And, since this is a Marvel post, of course it has to have a Stan Lee cameo.

Nerd points achieved - July 2012

 Excelsior, true believers!

Thursday, April 26, 2018


The following entry is another post that was shared previously on Facebook.  It is presented here as a way to raise again for discussion and archive the content.

I've been thinking a lot lately about The Hunchback of Notre Dame. I've been listening to the cast album from the Paper Mill Playhouse production and it has quickly become one of my favorite musical compositions. The moment, of course, that always stands out to me is when Quasimodo finally breaks his chains and fights back against Frollo, yelling "Sanctuary" over and over, claiming Notre Dame as a place of refuge for all.
And that got me thinking...
When did the Church stop being a Sanctuary for all?
I know the specific laws of Sanctuary have long been overturned and those had their own unique problems, but there is something truly Christ-like about the image of anyone regardless of their background and sin being able to enter the church and claim sanctuary.
And it just doesn't seem like we live up to that any more. It seems we are more interested in the privileges and perks afforded our members, making sure they are well taken care of, than in providing refuge to the weary. A spa or country club as opposed to a fortress and refuge from the battle outside.
It's time to be honest. How do we act when a stranger comes in to the church? Does it depend on the stranger?
If an illegal immigrant sought aid from your church, would it be provided or would you report and deport?
If a Muslim sought protection from a group of persecutors or if a homosexual sought refuge from the same, would it be extended? Or would the church and its members be more likely to be the ones persecuting them?
I've been wondering if the church failing to do its job in this area is what has led to things like the new "safety pin" symbol. For those of you that have not seen the "safety pin" discussion so far, the idea is that people are starting to wear safety pins on their clothing as a symbol that they are an ally to the anyone who needs it, regardless of race, gender, sexual identity, sexual orientation, religion, immigrant status, etc. I've unfortunately seen many in the Christian Right dismiss this idea because they view it as a partisan response to the election. It actually started in the United Kingdom after the Brexit as a response to an increase in racist and homophobic persecution there, and has spread to America as a result of the increase in attacks here post-election. And it's sad that it is viewed as partisan and foolish, particularly by Christians, as it represents how Christians are truly supposed to love the world and speak up for those who are being persecuted or oppressed.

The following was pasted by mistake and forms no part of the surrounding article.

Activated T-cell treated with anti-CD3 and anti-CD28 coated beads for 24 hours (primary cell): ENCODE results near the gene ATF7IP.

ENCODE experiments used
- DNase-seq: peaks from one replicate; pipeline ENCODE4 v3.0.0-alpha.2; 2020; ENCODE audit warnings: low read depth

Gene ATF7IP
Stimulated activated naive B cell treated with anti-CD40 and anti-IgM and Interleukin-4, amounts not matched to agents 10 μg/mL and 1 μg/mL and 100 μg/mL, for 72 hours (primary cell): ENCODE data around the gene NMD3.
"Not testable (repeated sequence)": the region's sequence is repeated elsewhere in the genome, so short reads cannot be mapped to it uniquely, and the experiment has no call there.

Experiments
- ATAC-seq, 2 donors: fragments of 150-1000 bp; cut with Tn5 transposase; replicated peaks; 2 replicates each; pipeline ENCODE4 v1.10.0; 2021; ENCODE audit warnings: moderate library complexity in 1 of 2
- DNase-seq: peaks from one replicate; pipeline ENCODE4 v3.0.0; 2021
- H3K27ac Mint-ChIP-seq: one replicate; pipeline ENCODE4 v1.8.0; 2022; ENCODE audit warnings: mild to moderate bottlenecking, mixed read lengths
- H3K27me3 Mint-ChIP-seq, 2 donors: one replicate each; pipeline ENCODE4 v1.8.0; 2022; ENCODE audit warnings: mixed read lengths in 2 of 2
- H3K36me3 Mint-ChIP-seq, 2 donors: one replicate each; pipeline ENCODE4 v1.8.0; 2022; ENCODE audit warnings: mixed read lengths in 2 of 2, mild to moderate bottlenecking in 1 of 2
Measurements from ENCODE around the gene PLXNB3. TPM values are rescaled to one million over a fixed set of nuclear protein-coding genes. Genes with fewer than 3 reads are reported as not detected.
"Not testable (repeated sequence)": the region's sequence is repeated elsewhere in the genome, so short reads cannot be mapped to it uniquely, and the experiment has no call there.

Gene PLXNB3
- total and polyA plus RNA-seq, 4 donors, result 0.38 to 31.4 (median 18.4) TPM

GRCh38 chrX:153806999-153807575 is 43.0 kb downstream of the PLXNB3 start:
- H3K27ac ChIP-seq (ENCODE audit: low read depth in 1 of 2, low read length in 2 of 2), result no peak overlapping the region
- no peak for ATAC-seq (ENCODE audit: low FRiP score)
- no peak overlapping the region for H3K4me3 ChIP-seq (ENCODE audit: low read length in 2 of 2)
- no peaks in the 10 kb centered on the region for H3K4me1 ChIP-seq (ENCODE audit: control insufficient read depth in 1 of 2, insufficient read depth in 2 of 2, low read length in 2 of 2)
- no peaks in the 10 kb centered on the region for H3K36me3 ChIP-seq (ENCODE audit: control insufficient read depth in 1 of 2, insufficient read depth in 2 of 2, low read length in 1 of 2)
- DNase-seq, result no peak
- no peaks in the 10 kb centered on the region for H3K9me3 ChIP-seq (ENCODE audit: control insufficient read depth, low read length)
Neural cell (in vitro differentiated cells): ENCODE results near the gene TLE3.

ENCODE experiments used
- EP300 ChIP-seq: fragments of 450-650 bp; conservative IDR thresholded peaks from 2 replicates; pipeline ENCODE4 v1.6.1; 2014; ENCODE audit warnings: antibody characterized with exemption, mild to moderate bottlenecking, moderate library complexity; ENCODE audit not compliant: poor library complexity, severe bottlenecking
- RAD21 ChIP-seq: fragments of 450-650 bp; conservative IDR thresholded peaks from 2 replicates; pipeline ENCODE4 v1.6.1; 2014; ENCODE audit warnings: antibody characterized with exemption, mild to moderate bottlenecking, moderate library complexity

I know many are trying. I just pray that we can do better.
“God help the outcasts, or nobody will.”
"Thus says the Lord: Do justice and righteousness, and deliver from the hand of the oppressor him who has been robbed. And do no wrong or violence to the resident alien, the fatherless, and the widow, nor shed innocent blood in this place." Jeremiah 22:3
"For I was hungry and you gave me something to eat, I was thirsty and you gave me something to drink, I was a stranger and you invited me in." Matthew 25:35


Posted to Facebook November 17, 2016, 

Wednesday, April 25, 2018

If I Were Disney CEO Part 5 - The Disneyland Resort

For the last post on the Disneyland Resort, I will be focusing on the resort area as a whole.  Specifically, this post will discuss changes to parking, hotels, and use of the potential expansion pads that Disney has identified.

In reality, while new attractions and lands are the more exciting additions, these are the type of additions that Disneyland needs.  With the parks at near full build-out and given how frequently they are hitting an overwhelming capacity, infrastructure needs are the most pressing.  Particularly where to house people and where to park people.  The goal will be to accomplish these needs in the most efficient and aesthetically pleasing manner possible. 

To help envision the different steps, it's a good idea to have an overview of the resort as a whole.  This image below provides a good look at the current expansion plans (on the left of the image) and identified areas for future expansion (on the right).

Current Disneyland Resort Overview
The current parking structure (in green above) refers to the Mickey & Friends parking garage.  Seven stories, over 10,000 parking spaces, and a quarter of a mile long.  The yellow box indicates the newly announced parking garage that will be six stories and hold 6,500 cars.  Though these two structures will hold a large amount of cars, they reflect only a fraction of the parking needed for the entire resort.

Between the two garages and the hotel area (the red box above), Disney will convert this space into better utilized surface parking for the hotels.  Disney will also be building an additional parking garage for hotel parking behind the Paradise Pier hotel (the box in dark blue above) and repurposing a surface lot for Downtown Disney parking (the box in purple).